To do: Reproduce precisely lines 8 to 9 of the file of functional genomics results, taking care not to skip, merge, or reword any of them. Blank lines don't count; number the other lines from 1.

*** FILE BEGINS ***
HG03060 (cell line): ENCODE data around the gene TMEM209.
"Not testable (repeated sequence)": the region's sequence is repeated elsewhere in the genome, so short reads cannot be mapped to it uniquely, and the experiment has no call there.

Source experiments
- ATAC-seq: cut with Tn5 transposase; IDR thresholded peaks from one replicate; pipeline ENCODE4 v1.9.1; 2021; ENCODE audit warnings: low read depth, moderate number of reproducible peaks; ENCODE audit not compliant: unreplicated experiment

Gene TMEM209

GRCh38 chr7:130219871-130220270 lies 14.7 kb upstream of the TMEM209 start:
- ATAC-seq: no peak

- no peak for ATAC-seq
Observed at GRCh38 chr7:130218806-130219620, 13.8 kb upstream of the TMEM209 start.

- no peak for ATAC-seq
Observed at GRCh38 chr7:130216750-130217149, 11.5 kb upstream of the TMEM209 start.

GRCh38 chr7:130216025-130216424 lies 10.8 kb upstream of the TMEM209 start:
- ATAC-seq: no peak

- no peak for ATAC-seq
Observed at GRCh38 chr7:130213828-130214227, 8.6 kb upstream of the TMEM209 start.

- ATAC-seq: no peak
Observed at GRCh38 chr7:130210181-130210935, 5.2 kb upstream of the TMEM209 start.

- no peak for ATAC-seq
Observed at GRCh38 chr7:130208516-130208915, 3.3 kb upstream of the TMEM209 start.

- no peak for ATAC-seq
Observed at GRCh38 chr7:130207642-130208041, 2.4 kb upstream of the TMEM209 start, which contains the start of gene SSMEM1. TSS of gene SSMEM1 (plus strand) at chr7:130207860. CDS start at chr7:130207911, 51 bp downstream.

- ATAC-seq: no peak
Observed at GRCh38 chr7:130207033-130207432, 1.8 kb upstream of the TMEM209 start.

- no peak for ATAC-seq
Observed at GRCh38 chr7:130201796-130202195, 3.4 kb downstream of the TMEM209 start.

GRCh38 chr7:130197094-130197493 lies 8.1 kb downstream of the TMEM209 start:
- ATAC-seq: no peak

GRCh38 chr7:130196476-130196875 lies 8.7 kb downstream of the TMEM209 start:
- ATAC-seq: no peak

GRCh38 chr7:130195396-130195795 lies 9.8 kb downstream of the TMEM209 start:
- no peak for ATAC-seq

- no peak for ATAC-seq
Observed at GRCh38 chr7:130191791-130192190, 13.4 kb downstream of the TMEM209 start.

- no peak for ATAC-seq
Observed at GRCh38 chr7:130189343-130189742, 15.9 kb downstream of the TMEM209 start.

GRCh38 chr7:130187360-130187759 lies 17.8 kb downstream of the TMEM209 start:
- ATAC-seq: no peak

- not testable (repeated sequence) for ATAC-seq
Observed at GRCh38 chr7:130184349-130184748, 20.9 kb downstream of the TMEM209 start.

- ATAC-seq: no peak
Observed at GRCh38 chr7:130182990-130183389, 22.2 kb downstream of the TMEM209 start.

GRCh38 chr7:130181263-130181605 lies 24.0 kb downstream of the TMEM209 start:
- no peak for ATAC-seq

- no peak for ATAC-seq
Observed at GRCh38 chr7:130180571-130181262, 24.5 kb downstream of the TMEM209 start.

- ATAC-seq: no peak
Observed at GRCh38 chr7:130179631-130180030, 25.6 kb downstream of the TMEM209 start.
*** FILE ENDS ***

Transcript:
- no peak for ATAC-seq
Observed at GRCh38 chr7:130218806-130219620, 13.8 kb upstream of the TMEM209 start.